Jack was a friend of Gunilla, a Swedish woman we met in Bukavu, who works with victims of trauma in Rwanda and Congo.  Jack had agreed to take us to the Kigali Genocide Memorial, a center dedicated to the history of Rwanda, the events leading to the 1994 genocide, and the physical evidence of the atrocities. The center and its grounds and gardens stand guard above a burial site with over 250,000 victims of the killings.  Not your typical tourist destination, but in a city was destroyed by savage, brutal, mass killings, where rivers ran thick with bodies and blood, yet now functions with an air of security and progress, it is crucial to remember the decisions, divisions, and power structures put into play that started a system which bred the level of inhuman violence seen here.  To speak the unspeakable, to own responsibility, as world leaders later did, admitting to standing by. Owning it, so it might never happen again.

Gunilla asked Jack once more if the visit would be too much, and Jack, easy-going with a ready smile, told us he would step outside if it was.

After a brief stop at the Hôtel des Mille Collines, the site of “Hotel Rwanda,” where we watched the wealthy lounge by the beautiful pool, and checked in with our airline at their office attached to the spacious, air-conditioned lobby, we phoned a friend of Jack’s, who operated a taxi, and drove to the Genocide Memorial, perched near the top of the opposite hillside.  We parked next to a large bus, one of the only vehicles in the lot, with a group of Muzungus (white people) sitting beside it, eating a picnic lunch. 

At the entrance to the center, we met a short, slight man, a friend Gunilla had met when she held a Trauma Tapping Therapy (TTT) training at the memorial. He spoke to us in Kinyarwanda, and Jack translated his hopeful report, on how much TTT had helped the people Gunilla had worked with. 

The center is free, though you can pay for an audio guide, but we had Jack, whose guidance was more personal and detailed than anything you could pay for or read. Entering downstairs, the dark stone hall was cool, and lined with back-lit photo exhibits ranging from pre-colonial days to describing the white man’s decision to change what were flexible, socio-economic labels of Hutu and Tutsi into strict ethnic groups, requiring ID cards to be carried at all times.

We watched videos of survivors speaking of their experiences of gacaca tribunes, traditional community trials of restorative justice adjusted to present-day needs to bring local perpetrators to justice.

We read about the use of rape, torture, and the spread of HIV/AIDS to humiliate and eradicate the Tutsis. We saw the commonly used weapons: machetes, clubs, and guns.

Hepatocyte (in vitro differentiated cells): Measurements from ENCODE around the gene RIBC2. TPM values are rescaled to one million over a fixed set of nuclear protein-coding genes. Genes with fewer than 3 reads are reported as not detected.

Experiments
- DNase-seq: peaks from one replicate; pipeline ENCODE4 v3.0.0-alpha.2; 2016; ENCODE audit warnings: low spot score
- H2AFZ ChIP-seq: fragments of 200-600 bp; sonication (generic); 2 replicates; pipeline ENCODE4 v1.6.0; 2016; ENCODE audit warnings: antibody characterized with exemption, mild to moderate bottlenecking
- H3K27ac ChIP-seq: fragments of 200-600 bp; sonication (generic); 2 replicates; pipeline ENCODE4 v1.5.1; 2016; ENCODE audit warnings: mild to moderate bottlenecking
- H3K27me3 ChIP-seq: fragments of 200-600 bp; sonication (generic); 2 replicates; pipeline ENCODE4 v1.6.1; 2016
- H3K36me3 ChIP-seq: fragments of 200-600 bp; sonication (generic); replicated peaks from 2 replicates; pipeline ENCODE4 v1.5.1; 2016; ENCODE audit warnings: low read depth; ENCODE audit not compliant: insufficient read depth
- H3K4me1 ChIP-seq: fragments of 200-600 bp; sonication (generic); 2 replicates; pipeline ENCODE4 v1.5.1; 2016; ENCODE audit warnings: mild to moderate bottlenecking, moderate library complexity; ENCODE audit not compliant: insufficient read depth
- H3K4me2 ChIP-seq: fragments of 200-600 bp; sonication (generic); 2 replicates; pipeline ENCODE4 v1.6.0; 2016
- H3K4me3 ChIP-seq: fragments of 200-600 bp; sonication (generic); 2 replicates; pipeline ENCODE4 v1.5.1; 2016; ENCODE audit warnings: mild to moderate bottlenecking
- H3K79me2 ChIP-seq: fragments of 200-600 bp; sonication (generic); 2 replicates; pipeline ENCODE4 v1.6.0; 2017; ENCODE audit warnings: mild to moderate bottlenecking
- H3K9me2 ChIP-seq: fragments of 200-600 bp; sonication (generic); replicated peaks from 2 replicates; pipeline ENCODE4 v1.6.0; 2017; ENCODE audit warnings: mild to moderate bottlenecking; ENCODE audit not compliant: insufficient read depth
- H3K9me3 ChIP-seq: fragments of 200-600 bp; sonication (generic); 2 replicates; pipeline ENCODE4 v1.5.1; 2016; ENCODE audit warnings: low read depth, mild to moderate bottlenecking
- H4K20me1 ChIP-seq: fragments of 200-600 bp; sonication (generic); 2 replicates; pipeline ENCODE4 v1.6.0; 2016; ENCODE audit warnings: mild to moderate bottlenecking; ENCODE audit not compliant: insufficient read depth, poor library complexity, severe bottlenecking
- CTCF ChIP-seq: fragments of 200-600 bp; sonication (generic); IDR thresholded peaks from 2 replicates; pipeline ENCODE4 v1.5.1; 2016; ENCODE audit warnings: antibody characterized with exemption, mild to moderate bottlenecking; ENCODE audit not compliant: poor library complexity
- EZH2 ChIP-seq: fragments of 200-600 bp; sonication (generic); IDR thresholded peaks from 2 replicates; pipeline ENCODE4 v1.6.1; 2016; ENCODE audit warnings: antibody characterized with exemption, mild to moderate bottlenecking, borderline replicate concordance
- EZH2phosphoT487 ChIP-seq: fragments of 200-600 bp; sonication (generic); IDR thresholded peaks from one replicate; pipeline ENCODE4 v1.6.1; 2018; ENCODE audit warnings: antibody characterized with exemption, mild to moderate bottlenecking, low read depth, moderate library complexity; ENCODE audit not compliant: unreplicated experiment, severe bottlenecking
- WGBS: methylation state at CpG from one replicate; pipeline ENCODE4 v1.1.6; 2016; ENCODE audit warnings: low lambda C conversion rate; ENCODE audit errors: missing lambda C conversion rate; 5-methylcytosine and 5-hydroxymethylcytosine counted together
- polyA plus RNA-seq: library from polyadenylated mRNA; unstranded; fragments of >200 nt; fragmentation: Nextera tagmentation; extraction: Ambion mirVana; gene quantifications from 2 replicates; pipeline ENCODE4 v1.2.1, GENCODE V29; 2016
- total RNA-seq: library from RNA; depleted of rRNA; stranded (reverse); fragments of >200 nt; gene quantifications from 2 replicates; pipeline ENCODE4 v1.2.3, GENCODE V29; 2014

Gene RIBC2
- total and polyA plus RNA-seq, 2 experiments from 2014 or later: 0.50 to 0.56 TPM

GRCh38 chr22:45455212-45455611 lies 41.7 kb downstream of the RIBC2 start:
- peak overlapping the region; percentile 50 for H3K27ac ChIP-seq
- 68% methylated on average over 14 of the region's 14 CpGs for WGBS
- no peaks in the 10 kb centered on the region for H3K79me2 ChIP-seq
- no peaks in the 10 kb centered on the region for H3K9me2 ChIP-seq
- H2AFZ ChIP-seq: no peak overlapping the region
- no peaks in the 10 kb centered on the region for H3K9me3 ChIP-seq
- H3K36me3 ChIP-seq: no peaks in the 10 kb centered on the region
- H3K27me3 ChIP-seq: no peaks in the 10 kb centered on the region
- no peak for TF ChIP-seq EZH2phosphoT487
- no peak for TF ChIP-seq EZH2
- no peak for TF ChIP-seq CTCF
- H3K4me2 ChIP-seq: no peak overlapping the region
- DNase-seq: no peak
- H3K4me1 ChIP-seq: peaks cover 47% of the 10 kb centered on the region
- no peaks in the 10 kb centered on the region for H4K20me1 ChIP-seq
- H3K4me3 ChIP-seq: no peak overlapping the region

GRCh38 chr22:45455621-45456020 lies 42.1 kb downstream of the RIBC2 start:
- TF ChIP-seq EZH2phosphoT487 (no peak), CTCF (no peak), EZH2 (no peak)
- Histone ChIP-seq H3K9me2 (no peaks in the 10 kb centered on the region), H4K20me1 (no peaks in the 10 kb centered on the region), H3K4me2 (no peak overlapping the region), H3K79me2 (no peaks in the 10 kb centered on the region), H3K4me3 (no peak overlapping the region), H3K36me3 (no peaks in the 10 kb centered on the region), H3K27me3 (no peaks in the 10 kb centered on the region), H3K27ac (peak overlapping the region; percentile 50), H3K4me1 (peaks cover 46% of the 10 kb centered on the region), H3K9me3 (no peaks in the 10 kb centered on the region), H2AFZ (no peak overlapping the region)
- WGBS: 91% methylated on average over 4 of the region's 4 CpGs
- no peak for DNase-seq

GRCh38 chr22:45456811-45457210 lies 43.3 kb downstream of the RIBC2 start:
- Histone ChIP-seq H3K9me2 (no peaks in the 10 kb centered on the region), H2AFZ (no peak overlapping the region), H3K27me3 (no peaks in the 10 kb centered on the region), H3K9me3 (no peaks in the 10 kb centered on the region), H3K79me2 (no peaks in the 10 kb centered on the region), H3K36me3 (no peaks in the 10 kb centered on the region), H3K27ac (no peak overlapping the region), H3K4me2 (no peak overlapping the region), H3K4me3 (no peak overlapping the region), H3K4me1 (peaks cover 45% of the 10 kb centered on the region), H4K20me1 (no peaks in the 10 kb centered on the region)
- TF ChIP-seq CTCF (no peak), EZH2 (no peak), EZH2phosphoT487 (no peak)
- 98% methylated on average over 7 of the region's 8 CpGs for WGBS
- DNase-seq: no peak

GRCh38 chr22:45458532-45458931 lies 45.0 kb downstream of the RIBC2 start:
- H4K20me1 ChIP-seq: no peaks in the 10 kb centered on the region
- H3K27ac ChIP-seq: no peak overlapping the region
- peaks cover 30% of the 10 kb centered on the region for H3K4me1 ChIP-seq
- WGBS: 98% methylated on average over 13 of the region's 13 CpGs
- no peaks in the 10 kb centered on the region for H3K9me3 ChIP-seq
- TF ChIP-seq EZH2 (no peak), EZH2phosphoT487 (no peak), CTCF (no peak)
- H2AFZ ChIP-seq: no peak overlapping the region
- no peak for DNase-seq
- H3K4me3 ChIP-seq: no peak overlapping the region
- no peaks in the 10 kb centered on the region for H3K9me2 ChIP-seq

We sat silent in a circular room lined with 5x7 photos of loved ones lost. There was a round of beautiful wooden sculptures, soft and supple lines illustrating life before the genocide, leading to shapes depicting death and rape.

The clothes found with victims were hung in cases; a worn, cotton Superman bed-sheet in its familiar blues and red stretched between a torn pair of pants and a shirt.

Walking upstairs, the rooms held a brief pictorial history of other genocides: The German Holocaust to exterminate the Jews, the Cambodian killing fields, the Armenian genocide, photos, videos and facts from Bosnia and Kosovo. 

My heart started racing.  I’d lived in Kosovo twice before, for a couple months at a time. I’d met the people who were still mourning loved ones, never found, never identified. I’d heard stories of how men had terrorized my friends, wearing masks so as not to be identified as the neighbor from across the street.  The photos of refugees streaming from their homes reminded me of a friend who carried a photo with him that he took as he left his village, the homes on fire and smoke rising into the sky. 

It was overwhelming. And it was hot. There was very little air flow, and I stepped into the bathroom to splash water on my face.  There was no running water. We continued to the next room, where poster-sized photos of young children hung above plaques stating their names, ages (4, 7, 10), their favorite foods (cheese, eggs, chocolate), their personality traits (gregarious, shy), and exactly how they were tortured and killed.

It was too much.  I started to cry and excused myself, losing control of my tears, my heart-rate, my breathing. Gunilla followed me, and led me out to a balcony, where we stood for a few minutes, overlooking the grounds in silence, until fat drops of rain started to fall, breaking up the heavy humidity of the day.  Going back inside, Jack led us to another room filled with chairs. I sat looking out a large window with a view of the streets, buildings, and people Kigali, unable to stop sobbing, unable to erase the photos of children who had been brutally slaughtered. 

I want my heart to break over this. My heart should break, to know what is worth standing for, fighting for. But it’s too much. Too much for survivors, traumatized children, living a lifetime with nightmares of memories most of us cannot fathom.

Gunilla held me, lightly massaging my shoulders and neck. Cate squeezed my hand, offering me tissue and her bottle of water. Local women, workers taking their break? visitors to their relative’s grave-site? stared at me.

Leaving, we passed through the lobby, and walked out toward the gardens, overgrown green covering the mass graves. Buying roses, we walked under a long trellis of greens, large cement slabs to our left acting as one continuous tombstone. We laid the roses down, to honor those buried below.  The rain had stopped, and we spoke of birds flying overhead, their long wingspan and beaks uttering a whining cry. 

Inside, there was a room filled with skulls of the victims. It was macabre.  But looking at the collection, the story was clear. You couldn’t tell.  You couldn’t tell if one was a Hutu or Tutsi, Jewish or Christian, Cambodian, Armenian, Serb or Albanian. Underneath, we’re all the same.  

(Photo: The Atlantic)